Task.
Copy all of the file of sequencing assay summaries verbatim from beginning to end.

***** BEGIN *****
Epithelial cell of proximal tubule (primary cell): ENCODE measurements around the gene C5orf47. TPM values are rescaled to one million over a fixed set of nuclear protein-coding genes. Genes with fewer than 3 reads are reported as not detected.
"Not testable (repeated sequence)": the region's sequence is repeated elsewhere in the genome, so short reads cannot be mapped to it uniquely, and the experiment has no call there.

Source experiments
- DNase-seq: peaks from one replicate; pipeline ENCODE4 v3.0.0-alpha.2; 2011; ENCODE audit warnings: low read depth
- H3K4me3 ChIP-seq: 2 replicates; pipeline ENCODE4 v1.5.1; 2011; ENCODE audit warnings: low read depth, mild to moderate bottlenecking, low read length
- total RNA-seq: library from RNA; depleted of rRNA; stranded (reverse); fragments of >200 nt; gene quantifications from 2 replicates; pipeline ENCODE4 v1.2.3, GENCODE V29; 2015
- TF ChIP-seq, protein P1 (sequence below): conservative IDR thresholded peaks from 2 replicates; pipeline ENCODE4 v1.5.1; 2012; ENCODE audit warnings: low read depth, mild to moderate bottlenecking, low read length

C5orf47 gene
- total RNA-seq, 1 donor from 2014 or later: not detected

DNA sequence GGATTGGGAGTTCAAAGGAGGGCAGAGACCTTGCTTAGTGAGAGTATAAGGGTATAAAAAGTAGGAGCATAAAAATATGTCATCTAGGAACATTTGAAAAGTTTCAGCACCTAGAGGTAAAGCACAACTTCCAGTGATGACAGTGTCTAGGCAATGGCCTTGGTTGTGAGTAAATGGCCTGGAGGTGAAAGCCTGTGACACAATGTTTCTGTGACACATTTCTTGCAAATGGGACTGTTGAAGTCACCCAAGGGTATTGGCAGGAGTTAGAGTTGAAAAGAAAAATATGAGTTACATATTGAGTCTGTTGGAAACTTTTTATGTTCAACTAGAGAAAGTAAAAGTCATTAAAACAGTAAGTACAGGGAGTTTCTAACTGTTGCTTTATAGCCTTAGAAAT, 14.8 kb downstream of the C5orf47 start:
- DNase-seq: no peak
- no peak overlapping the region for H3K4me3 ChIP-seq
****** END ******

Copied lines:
Epithelial cell of proximal tubule (primary cell): ENCODE measurements around the gene C5orf47. TPM values are rescaled to one million over a fixed set of nuclear protein-coding genes. Genes with fewer than 3 reads are reported as not detected.
"Not testable (repeated sequence)": the region's sequence is repeated elsewhere in the genome, so short reads cannot be mapped to it uniquely, and the experiment has no call there.

Source experiments
- DNase-seq: peaks from one replicate; pipeline ENCODE4 v3.0.0-alpha.2; 2011; ENCODE audit warnings: low read depth
- H3K4me3 ChIP-seq: 2 replicates; pipeline ENCODE4 v1.5.1; 2011; ENCODE audit warnings: low read depth, mild to moderate bottlenecking, low read length
- total RNA-seq: library from RNA; depleted of rRNA; stranded (reverse); fragments of >200 nt; gene quantifications from 2 replicates; pipeline ENCODE4 v1.2.3, GENCODE V29; 2015
- TF ChIP-seq, protein P1 (sequence below): conservative IDR thresholded peaks from 2 replicates; pipeline ENCODE4 v1.5.1; 2012; ENCODE audit warnings: low read depth, mild to moderate bottlenecking, low read length

C5orf47 gene
- total RNA-seq, 1 donor from 2014 or later: not detected

DNA sequence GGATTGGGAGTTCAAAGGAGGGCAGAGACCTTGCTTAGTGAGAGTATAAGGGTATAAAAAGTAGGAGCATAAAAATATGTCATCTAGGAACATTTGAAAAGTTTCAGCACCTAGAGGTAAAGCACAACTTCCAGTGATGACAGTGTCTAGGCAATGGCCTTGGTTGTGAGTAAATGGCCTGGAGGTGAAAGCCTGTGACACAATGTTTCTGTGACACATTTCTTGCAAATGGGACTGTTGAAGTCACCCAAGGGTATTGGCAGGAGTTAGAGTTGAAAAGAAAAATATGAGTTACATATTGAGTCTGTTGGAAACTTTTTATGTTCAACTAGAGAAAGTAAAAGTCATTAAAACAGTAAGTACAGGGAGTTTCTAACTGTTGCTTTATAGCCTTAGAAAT, 14.8 kb downstream of the C5orf47 start:
- DNase-seq: no peak
- no peak overlapping the region for H3K4me3 ChIP-seq